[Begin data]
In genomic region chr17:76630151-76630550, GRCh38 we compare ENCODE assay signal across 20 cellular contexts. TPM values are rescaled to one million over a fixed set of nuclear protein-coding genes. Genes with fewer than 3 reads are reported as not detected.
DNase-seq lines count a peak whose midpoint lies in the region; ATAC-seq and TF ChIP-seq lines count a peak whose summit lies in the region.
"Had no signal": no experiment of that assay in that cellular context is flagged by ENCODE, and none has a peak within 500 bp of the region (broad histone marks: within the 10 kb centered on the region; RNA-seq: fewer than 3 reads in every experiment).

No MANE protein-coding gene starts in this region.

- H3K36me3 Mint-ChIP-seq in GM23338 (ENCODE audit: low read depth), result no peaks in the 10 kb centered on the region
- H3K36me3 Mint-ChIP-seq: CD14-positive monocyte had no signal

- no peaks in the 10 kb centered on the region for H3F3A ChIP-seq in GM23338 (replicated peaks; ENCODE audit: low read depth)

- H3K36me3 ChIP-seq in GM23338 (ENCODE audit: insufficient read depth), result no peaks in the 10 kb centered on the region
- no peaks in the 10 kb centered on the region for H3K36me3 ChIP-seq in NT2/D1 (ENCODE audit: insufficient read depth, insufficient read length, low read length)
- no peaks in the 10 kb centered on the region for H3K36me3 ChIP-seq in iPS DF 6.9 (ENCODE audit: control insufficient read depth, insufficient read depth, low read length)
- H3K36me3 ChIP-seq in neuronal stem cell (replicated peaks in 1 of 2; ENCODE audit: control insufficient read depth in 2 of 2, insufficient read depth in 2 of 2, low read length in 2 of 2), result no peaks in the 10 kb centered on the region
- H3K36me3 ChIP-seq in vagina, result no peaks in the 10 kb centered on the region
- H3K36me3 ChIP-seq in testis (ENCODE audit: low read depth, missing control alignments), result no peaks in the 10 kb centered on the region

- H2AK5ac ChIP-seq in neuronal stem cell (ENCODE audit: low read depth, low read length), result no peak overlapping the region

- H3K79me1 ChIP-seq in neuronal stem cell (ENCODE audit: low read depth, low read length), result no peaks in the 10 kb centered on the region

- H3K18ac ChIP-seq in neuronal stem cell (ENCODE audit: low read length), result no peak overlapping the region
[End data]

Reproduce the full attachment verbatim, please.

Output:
In genomic region chr17:76630151-76630550, GRCh38 we compare ENCODE assay signal across 20 cellular contexts. TPM values are rescaled to one million over a fixed set of nuclear protein-coding genes. Genes with fewer than 3 reads are reported as not detected.
DNase-seq lines count a peak whose midpoint lies in the region; ATAC-seq and TF ChIP-seq lines count a peak whose summit lies in the region.
"Had no signal": no experiment of that assay in that cellular context is flagged by ENCODE, and none has a peak within 500 bp of the region (broad histone marks: within the 10 kb centered on the region; RNA-seq: fewer than 3 reads in every experiment).

No MANE protein-coding gene starts in this region.

- H3K36me3 Mint-ChIP-seq in GM23338 (ENCODE audit: low read depth), result no peaks in the 10 kb centered on the region
- H3K36me3 Mint-ChIP-seq: CD14-positive monocyte had no signal

- no peaks in the 10 kb centered on the region for H3F3A ChIP-seq in GM23338 (replicated peaks; ENCODE audit: low read depth)

- H3K36me3 ChIP-seq in GM23338 (ENCODE audit: insufficient read depth), result no peaks in the 10 kb centered on the region
- no peaks in the 10 kb centered on the region for H3K36me3 ChIP-seq in NT2/D1 (ENCODE audit: insufficient read depth, insufficient read length, low read length)
- no peaks in the 10 kb centered on the region for H3K36me3 ChIP-seq in iPS DF 6.9 (ENCODE audit: control insufficient read depth, insufficient read depth, low read length)
- H3K36me3 ChIP-seq in neuronal stem cell (replicated peaks in 1 of 2; ENCODE audit: control insufficient read depth in 2 of 2, insufficient read depth in 2 of 2, low read length in 2 of 2), result no peaks in the 10 kb centered on the region
- H3K36me3 ChIP-seq in vagina, result no peaks in the 10 kb centered on the region
- H3K36me3 ChIP-seq in testis (ENCODE audit: low read depth, missing control alignments), result no peaks in the 10 kb centered on the region

- H2AK5ac ChIP-seq in neuronal stem cell (ENCODE audit: low read depth, low read length), result no peak overlapping the region

- H3K79me1 ChIP-seq in neuronal stem cell (ENCODE audit: low read depth, low read length), result no peaks in the 10 kb centered on the region

- H3K18ac ChIP-seq in neuronal stem cell (ENCODE audit: low read length), result no peak overlapping the region